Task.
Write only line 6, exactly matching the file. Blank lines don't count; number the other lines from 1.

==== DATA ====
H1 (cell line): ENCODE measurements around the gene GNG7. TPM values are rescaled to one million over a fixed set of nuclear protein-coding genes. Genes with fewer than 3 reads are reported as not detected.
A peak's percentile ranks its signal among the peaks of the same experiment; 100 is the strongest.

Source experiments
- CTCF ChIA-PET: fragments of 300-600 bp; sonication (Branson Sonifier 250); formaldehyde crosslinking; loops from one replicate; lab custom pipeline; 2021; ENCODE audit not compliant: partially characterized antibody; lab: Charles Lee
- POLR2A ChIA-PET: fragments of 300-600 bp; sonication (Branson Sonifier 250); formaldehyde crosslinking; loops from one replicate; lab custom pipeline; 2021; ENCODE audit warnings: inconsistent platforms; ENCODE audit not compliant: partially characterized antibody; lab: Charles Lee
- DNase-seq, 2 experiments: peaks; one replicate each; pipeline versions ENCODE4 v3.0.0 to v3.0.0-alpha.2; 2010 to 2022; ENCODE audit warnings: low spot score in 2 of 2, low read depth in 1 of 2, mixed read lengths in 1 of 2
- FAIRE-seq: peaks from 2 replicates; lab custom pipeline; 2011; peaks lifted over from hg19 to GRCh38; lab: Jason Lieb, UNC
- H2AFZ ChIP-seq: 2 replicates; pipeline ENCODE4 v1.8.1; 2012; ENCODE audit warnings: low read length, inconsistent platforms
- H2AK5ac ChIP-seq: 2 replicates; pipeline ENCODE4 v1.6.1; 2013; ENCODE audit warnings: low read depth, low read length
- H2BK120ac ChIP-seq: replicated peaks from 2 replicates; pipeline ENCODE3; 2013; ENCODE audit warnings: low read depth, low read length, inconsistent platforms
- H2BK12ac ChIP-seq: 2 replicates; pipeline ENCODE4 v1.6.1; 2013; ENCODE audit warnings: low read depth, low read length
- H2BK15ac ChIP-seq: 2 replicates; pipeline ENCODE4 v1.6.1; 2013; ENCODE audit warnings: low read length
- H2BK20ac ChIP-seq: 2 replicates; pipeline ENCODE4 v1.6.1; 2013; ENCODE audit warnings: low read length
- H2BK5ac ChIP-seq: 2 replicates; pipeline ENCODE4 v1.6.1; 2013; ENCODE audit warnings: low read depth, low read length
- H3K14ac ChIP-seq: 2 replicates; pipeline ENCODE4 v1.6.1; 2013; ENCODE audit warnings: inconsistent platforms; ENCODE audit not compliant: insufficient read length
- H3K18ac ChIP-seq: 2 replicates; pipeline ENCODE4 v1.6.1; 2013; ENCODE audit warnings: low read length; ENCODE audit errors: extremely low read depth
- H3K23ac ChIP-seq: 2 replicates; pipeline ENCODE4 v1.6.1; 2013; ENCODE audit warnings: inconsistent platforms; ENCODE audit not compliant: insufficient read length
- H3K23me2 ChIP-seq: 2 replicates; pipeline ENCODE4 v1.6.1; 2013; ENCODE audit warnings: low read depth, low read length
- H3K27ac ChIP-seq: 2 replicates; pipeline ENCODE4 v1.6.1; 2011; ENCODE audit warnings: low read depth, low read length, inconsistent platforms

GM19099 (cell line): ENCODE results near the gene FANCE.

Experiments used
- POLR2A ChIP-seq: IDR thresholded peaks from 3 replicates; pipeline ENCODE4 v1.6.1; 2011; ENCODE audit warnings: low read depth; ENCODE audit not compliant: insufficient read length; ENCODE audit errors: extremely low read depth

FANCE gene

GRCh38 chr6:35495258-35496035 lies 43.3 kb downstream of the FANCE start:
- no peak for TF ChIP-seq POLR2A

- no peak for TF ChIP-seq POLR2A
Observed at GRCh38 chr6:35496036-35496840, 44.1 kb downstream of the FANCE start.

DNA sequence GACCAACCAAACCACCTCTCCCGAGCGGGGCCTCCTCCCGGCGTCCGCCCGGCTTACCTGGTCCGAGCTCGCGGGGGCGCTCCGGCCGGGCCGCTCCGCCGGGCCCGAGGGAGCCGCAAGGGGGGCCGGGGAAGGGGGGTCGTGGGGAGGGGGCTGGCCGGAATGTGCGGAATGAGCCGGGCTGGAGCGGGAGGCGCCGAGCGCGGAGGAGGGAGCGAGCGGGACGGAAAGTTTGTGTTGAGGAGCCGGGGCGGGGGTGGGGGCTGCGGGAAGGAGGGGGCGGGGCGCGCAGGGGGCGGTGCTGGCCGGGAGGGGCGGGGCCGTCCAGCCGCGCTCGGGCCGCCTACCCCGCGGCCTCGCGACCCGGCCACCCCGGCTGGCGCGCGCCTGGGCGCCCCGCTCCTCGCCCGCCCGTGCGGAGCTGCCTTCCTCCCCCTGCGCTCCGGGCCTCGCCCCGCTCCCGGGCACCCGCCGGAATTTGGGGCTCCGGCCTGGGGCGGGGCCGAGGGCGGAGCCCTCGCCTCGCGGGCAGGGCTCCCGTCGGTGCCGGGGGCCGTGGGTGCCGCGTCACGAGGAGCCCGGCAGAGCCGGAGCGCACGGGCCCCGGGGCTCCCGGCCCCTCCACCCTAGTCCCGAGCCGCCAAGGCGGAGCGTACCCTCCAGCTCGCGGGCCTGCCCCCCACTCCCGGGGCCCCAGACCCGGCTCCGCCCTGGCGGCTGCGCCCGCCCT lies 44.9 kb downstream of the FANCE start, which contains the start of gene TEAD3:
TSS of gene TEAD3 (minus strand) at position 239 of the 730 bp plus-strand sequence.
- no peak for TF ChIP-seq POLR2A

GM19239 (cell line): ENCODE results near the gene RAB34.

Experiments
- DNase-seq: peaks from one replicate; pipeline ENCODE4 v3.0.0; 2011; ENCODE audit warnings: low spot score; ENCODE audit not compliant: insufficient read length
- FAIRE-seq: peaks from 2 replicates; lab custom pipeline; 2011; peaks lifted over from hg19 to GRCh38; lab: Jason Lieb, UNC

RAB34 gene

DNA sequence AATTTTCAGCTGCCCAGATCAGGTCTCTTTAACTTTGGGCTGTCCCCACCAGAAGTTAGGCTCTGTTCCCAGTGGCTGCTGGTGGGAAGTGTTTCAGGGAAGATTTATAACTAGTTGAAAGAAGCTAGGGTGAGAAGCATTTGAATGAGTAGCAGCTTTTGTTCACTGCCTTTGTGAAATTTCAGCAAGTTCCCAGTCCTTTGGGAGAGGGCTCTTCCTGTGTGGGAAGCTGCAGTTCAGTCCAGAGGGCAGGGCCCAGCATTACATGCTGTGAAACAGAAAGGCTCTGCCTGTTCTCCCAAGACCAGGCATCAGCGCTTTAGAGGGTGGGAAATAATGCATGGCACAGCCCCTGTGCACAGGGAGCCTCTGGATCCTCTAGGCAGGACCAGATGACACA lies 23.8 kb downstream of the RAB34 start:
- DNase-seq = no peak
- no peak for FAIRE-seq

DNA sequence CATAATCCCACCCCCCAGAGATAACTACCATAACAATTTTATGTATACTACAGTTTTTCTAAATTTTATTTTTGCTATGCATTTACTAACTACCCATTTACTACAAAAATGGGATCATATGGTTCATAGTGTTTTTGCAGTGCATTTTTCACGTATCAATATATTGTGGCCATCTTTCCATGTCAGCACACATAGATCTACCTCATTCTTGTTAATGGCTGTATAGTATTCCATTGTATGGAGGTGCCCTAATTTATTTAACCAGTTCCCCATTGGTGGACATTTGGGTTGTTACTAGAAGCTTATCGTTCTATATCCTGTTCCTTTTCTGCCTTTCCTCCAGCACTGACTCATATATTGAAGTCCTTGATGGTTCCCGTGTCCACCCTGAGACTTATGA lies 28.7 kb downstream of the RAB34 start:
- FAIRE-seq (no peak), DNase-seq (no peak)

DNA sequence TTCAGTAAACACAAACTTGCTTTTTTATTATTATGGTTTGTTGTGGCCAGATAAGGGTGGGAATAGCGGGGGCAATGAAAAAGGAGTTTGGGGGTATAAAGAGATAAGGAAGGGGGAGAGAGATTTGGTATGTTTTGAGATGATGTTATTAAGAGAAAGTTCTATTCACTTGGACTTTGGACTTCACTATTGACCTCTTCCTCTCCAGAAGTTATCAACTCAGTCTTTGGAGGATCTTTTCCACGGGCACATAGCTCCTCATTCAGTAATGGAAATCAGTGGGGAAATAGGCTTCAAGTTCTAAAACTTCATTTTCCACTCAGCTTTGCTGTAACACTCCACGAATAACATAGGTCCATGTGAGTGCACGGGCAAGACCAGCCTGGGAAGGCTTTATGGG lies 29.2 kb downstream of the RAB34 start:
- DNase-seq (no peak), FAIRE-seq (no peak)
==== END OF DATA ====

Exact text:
- DNase-seq, 2 experiments: peaks; one replicate each; pipeline versions ENCODE4 v3.0.0 to v3.0.0-alpha.2; 2010 to 2022; ENCODE audit warnings: low spot score in 2 of 2, low read depth in 1 of 2, mixed read lengths in 1 of 2